Tendency to rate a person high on all factors even though the person was
Opposite of the halo effect.
Inability to rate responses anywhere but in the middle.
Similar to Me
Tendency to rate higher those people who seem most like me.
North Dakota Truthful References Law
The 1997 North Dakota Legislature enacted law which grants immunity from civil lawsuits to employers who provide truthful employment references.
Found in North Dakota Century Code (NDCC) 34-02-18, the truthful references law reads:
1 - An employer who truthfully discloses date of employment, pay level, job description and duties, and wage history about a current or former employee to a prospective employer of the employee is immune from civil liability for disclosure and its consequences.
2 - An employer who discloses information about a current or former employee's job performance to a prospective employer of the employee is presumed to be acting in good faith. Unless lack of good faith is shown, the employer is immune from civil liability for the disclosure and its consequences.
The presumption of good faith may be rebutted by a preponderance of the evidence that the information disclosed was:
a. Knowingly false:
b. Disclosed with reckless disregard for the truth;
c. Deliberately misleading; or
d. Rendered with malicious purpose.
3 - The immunity provided by subsection two (2) does not apply if the information provided is in violation of a nondisclosure agreement, or was otherwise confidential according to applicable law.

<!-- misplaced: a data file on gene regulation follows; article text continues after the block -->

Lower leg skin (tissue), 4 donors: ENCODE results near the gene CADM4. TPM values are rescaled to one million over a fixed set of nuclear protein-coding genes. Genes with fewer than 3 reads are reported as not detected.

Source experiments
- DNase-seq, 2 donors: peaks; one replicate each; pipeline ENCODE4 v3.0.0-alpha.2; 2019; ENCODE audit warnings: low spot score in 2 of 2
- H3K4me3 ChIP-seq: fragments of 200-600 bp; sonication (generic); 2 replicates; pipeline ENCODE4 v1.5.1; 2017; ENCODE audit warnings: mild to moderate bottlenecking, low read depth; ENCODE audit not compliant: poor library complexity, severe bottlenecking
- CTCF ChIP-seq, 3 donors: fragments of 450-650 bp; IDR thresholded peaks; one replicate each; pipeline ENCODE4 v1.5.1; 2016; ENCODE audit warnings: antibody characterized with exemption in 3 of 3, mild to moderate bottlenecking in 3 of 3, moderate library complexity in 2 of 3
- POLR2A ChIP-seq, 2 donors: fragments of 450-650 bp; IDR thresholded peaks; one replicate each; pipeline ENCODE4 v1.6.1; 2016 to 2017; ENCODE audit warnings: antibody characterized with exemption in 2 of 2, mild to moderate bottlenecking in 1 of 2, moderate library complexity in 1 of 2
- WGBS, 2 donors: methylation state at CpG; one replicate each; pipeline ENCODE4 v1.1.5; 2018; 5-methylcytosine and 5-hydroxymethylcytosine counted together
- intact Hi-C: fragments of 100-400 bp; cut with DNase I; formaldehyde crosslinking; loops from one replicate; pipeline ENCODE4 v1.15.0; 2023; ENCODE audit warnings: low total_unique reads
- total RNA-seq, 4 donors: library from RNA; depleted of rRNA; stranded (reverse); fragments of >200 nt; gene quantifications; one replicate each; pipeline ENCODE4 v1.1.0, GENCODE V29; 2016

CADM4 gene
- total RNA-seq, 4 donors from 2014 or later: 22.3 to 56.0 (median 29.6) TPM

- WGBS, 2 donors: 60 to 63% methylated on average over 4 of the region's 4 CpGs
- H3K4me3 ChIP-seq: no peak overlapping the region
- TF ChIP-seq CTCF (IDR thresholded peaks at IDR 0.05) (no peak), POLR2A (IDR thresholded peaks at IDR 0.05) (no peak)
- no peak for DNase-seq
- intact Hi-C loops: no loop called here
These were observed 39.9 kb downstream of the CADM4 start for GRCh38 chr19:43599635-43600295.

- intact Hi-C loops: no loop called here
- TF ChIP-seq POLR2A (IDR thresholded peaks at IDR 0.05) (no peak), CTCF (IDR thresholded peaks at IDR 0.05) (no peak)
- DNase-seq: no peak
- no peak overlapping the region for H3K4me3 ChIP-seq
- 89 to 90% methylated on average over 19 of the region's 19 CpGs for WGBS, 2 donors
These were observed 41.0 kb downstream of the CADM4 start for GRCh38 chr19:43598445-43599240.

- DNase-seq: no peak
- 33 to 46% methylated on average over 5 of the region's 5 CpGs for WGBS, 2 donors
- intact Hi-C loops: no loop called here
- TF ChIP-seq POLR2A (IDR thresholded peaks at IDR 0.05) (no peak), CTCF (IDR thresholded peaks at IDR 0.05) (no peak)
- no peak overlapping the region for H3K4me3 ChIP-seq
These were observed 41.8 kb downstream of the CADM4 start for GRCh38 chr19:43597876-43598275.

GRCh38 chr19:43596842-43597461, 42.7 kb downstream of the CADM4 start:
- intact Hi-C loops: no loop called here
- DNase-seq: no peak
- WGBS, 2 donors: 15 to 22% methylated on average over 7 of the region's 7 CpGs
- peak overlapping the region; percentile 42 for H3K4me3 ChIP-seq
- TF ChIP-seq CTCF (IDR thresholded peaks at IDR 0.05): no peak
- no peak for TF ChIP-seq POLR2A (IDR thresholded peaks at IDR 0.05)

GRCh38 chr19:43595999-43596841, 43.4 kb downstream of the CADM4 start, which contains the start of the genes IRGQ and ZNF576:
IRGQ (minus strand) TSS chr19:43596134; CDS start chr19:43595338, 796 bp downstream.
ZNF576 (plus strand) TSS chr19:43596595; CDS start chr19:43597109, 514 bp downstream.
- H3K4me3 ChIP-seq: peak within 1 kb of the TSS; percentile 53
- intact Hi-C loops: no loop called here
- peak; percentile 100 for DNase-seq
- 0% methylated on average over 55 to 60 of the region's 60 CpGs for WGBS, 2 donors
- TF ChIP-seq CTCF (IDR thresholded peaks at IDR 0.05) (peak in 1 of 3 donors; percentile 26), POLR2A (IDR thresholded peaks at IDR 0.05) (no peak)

Providing Employment References
- Ensure that only a supervisor or human resource professional with direct knowledge of the employee's performance provides the reference (as opposed to a co-worker, etc.)
- Ask if the prospective employer will send you a signed document releasing former employers from liability for providing employment references. This is no longer crucial under the 1997 law, but still nice to have if possible.
- Disclose only verifiable facts.
- Refrain from discussing a former employee's general character, personality, attitudinal traits (e.g. "lazy," "uncooperative," "unreliable," "disloyal," etc.), or private life.
- Document all statements and information given to the prospective employer.
Obtaining Employment References
- Contact references provided. If applicant requests that some references not be checked, advise applicant that they may no longer be considered.
- Seek reference information from individuals with personal knowledge of the applicant's work performance and behavior (the applicant's former immediate supervisor).
- Use a pre-set list of questions or a reference form.
- As always, avoid questions which could be discriminatory such as marital status, medical conditions, etc.
Reference Request Requirements
There is no law compelling an employer to provide a reference. As an institution covered by the open records law, however, certain records must be released if requested.
Personal references should be treated in much the same manner as professional references. Department heads may choose to communicate with their employees that only designated personnel can provide professional references on behalf of the department; and stress that if any other employees provide a reference, they must distinguish it as a personal reference.